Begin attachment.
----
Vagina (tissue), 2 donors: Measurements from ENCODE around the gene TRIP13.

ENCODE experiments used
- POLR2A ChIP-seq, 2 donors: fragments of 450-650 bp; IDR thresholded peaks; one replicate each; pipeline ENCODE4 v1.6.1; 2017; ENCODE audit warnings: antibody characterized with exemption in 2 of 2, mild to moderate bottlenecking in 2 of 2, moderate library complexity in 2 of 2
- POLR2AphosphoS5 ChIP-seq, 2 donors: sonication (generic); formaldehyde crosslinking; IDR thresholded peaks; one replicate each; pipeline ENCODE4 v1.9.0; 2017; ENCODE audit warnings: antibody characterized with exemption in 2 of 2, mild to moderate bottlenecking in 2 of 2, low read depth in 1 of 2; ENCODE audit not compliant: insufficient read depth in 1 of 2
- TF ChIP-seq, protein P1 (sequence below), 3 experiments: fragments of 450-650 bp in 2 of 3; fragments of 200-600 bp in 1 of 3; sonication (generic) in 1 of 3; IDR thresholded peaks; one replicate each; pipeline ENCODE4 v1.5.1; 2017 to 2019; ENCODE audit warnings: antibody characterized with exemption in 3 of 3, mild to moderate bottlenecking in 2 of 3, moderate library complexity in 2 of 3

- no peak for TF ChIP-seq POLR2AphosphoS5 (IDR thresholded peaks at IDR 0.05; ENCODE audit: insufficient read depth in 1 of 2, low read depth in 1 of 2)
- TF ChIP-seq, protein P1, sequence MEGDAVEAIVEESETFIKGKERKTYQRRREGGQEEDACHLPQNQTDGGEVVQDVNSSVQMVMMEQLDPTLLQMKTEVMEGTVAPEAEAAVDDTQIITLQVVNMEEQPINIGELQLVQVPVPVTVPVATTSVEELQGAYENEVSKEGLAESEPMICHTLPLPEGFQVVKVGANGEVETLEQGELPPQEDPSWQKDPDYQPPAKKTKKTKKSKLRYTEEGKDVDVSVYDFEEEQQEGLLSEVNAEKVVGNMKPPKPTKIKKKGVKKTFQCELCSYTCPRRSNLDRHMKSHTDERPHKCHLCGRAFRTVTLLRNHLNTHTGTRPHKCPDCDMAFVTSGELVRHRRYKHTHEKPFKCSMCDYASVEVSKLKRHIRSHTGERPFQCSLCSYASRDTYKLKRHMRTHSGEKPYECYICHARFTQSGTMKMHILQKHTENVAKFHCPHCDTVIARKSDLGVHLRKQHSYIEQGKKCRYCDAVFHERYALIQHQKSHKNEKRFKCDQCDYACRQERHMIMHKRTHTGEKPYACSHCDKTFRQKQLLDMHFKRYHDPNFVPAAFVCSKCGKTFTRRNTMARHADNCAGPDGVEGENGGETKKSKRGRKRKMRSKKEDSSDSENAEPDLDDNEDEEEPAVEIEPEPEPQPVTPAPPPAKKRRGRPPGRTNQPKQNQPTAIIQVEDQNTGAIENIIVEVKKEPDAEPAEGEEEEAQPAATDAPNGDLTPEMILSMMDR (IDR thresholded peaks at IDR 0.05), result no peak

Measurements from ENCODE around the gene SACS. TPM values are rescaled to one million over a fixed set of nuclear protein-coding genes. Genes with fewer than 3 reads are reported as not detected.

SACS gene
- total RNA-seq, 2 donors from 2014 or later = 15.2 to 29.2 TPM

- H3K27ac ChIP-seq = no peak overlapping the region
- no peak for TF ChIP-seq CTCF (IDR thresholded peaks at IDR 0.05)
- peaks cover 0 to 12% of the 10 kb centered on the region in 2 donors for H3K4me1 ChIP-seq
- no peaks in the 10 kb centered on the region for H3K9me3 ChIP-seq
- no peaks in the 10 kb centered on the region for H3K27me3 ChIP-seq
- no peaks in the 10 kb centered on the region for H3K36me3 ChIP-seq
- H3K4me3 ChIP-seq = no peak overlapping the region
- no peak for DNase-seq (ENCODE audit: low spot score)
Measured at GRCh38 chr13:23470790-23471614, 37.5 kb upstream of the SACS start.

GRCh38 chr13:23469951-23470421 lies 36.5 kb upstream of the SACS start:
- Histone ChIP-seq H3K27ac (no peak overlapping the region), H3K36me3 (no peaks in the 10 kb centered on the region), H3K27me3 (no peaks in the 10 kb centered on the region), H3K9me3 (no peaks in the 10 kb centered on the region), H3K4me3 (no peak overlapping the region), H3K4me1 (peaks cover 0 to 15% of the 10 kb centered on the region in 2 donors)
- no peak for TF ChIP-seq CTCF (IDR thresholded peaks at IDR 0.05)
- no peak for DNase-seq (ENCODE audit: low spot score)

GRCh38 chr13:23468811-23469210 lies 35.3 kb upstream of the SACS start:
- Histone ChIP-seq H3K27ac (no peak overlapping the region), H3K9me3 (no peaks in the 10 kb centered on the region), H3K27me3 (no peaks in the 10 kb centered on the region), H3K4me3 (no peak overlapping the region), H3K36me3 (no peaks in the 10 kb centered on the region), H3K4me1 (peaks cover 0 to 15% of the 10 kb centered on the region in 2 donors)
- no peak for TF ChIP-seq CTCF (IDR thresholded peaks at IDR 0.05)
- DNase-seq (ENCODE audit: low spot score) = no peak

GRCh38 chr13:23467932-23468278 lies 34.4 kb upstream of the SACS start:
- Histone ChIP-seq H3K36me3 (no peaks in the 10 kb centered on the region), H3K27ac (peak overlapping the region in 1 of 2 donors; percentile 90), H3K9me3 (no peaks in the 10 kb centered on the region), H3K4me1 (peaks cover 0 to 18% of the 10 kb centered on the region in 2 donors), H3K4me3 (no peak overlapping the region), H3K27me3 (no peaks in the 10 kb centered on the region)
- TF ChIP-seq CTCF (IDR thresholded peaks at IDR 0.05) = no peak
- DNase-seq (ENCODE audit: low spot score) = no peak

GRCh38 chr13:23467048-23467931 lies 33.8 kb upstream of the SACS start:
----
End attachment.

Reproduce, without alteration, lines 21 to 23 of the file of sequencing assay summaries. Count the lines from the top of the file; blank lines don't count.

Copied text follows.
- Histone ChIP-seq H3K27ac (no peak overlapping the region), H3K36me3 (no peaks in the 10 kb centered on the region), H3K27me3 (no peaks in the 10 kb centered on the region), H3K9me3 (no peaks in the 10 kb centered on the region), H3K4me3 (no peak overlapping the region), H3K4me1 (peaks cover 0 to 15% of the 10 kb centered on the region in 2 donors)
- no peak for TF ChIP-seq CTCF (IDR thresholded peaks at IDR 0.05)
- no peak for DNase-seq (ENCODE audit: low spot score)